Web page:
Photo courtesy disabilityisbeautiful.com
I love summertime. I love the longer days, the weather, and the activities afforded by the combination of endless days and sunshine. I love the promise of opportunities for new experiences and moments of unencumbered freedom. Each summer, I balance the joy found in this promise with the reality of summer school, adjusted work schedules, childcare, therapies, and managing the angst of the unknown–the undercurrent that sneakily flows through June, July and August. Many individuals and families impacted by disability and special needs balance the same and similar in the amorphous space between the present school year coming to a close and the new year not yet begun. Your church can be a tremendous support and resource to families during the summer months by being an authentic and consistent presence in their lives.
Provide Consistency of Communication
It is all too easy for families impacted by disability to believe they live life unseen by the people and systems seemingly unaffected by disability. Some common phrases I hear are “we feel forgotten”, “it seems like everyone has moved on without us” and “I feel like my needs are invisible”. Keeping consistent lines of communication open during the summer provides a pathway for those impacted by disability to feel known, seen and loved. If your ministry has regular communication tools for families during the school year (ie. a weekly newsletter, social media content, resources on your website), consider continuing to utilize these platforms as an invitation for connection. Additionally, during the summer months, reach out individually to your students and families periodically. Even a “hey, how are you all this week?” text goes a long way to communicating that the recipient is valued. Communicate clearly, kindly and with an open heart to listen to whatever responses you may receive.
Provide Consistency of Connection
Often, the summer months offer a different pace of life and ministry that lends itself to more opportunities for organic connections and invitations. Summertime is the perfect time to be creative with how your church connects with families impacted by disability! Depending on the culture of your church and community, hosting a low-key outdoor movie night, pool party, barbecue or ice cream party may be wonderful and natural avenues to invite families into fellowship opportunities. If your church hosts a parent support group or other small group, make efforts to gather (even informally) during the summer months for encouragement, prayer and whatever else your group decides. Be sure to incorporate individuals with disabilities in connection opportunities available in the larger church. Specifically, invite that teenager with ADHD to your youth group’s weekend camping trip. Creating specific opportunities for connection might be the exact lifeline someone impacted by disability needs to feel supported and loved.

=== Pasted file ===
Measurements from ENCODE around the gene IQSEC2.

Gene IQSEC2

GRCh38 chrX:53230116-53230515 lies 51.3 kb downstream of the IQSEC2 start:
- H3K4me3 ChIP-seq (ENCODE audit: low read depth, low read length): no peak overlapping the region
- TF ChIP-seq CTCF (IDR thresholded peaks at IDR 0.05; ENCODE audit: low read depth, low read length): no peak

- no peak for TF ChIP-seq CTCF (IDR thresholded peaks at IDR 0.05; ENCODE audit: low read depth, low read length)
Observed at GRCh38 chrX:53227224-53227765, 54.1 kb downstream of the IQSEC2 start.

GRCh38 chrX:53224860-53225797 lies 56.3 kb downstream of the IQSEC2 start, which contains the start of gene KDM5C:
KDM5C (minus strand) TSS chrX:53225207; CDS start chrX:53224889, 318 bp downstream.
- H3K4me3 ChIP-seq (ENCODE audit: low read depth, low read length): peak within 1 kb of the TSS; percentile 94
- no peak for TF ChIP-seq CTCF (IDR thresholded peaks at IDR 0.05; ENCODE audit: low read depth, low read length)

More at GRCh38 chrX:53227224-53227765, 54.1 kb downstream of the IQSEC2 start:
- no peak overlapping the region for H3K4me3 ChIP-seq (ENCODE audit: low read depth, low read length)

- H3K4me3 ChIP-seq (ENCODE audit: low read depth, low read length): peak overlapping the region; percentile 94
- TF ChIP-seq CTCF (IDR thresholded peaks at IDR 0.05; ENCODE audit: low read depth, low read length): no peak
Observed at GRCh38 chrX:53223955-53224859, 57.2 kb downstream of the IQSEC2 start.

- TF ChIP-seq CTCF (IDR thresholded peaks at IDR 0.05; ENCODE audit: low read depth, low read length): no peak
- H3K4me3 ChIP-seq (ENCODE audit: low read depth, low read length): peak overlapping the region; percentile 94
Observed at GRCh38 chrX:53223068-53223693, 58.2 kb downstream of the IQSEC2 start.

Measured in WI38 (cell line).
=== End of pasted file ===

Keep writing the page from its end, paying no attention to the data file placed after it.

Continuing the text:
Provide Consistency of Care
It is difficult, if not almost impossible, to know how to best care for someone without first communicating and connecting with them. Even if specific ministries in the church pause during the summer, do not let care pause. Care is needed when it is needed and as ministry leaders, we ought to be ready when the need arises. Consider offering two or three hours of respite for an individual family who is in need of connection and care. Do a grocery drop off for a family who is unable to leave their house. Send a pizza to a family who has a summer day full of speech therapy, occupational therapy and doctor’s appointments. Sit at a coffee shop and sip your caffeinated beverage of choice as you thoughtfully listen to someone experiencing a challenge. If the primary ministry contact for disability ministry at your church is on vacation or unavailable, designate someone in their place who can respond to specific care needs in a timely manner. Care will look different in different contexts, but it’s most important that there is someone who individuals and families can connect with should a care need arise.
As we move forward into the summer months, let us be authentic and wholehearted in our consistent efforts to love and support those in our congregations and communities impacted by disability. Let’s make the space between this year and next year a soft and welcoming place to land.